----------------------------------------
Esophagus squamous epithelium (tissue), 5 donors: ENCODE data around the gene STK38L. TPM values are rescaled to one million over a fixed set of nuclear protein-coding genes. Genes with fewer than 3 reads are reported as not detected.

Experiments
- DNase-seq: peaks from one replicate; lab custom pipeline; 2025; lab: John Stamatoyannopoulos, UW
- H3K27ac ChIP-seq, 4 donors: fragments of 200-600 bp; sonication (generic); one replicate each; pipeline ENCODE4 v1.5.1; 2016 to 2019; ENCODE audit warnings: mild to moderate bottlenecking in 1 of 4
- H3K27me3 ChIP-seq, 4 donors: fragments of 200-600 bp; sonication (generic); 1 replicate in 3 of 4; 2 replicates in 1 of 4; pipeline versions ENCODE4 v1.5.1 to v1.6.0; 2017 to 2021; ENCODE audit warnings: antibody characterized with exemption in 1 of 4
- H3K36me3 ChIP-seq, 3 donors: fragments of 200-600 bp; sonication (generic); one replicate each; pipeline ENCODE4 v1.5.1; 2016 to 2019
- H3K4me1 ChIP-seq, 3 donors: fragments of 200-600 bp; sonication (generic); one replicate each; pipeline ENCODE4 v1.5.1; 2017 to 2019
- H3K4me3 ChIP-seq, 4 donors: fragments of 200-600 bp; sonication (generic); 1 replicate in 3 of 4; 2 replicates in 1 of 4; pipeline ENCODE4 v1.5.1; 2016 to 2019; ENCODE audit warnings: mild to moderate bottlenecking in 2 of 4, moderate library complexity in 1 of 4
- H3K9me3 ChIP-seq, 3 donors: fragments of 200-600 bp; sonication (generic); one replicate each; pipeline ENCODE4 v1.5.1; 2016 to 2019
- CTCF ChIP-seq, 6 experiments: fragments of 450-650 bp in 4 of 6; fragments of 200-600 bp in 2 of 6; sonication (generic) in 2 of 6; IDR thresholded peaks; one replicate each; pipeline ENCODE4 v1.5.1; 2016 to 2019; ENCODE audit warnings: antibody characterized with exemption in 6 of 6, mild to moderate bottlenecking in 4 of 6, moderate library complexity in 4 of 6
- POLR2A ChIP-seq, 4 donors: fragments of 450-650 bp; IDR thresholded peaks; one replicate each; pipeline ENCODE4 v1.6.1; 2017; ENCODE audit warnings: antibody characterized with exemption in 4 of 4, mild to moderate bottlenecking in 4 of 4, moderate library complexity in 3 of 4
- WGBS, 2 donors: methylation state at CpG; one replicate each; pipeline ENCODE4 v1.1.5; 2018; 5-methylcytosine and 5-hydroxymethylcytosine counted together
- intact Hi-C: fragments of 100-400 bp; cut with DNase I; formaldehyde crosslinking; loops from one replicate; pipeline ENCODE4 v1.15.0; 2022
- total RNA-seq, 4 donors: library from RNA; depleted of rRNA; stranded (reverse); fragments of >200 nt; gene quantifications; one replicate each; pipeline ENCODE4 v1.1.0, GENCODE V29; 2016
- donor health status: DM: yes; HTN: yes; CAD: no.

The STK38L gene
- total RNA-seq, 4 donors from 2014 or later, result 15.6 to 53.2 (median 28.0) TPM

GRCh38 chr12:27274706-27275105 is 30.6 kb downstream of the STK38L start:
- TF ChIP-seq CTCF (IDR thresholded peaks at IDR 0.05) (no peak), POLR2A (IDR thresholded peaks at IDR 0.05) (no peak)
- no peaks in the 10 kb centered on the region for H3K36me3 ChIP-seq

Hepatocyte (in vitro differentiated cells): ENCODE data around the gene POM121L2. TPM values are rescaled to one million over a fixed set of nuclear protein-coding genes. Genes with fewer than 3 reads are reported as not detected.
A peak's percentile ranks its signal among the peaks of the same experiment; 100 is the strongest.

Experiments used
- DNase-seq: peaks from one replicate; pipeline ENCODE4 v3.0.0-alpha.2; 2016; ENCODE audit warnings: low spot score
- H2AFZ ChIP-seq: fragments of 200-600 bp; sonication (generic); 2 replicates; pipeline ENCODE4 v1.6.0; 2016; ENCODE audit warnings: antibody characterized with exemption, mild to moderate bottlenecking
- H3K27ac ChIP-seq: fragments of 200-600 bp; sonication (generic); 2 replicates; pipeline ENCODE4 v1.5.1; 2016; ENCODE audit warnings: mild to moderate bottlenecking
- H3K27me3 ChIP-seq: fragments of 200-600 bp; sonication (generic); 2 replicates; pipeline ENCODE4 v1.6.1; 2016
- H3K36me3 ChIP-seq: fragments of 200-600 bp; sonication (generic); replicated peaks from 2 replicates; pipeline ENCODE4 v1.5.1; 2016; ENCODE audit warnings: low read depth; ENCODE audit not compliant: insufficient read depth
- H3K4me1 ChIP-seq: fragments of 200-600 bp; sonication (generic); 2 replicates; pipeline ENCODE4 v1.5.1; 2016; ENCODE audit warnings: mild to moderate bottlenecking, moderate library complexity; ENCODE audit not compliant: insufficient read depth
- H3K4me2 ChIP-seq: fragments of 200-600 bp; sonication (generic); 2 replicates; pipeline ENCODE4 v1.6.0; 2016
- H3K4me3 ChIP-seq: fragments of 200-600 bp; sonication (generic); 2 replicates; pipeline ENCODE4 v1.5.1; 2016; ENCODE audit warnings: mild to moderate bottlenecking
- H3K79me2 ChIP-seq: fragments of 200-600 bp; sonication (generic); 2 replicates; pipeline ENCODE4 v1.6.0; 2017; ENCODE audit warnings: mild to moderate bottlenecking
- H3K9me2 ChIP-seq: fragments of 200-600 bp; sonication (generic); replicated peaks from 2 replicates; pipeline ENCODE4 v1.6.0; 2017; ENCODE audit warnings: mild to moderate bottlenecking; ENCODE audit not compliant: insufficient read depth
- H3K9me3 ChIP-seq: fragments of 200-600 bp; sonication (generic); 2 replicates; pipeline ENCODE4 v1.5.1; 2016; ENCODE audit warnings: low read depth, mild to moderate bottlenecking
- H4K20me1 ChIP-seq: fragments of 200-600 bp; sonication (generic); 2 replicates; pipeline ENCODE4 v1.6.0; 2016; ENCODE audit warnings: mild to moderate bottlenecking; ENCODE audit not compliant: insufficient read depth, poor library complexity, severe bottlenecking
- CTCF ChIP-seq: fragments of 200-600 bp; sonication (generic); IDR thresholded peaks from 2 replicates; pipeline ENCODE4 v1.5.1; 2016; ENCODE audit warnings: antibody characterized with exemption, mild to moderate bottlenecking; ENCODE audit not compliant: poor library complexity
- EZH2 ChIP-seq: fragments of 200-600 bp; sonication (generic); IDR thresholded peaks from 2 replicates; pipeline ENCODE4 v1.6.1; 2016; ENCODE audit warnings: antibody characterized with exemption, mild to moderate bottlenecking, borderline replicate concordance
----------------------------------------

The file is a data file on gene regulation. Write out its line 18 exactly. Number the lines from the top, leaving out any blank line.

GRCh38 chr12:27274706-27275105 is 30.6 kb downstream of the STK38L start: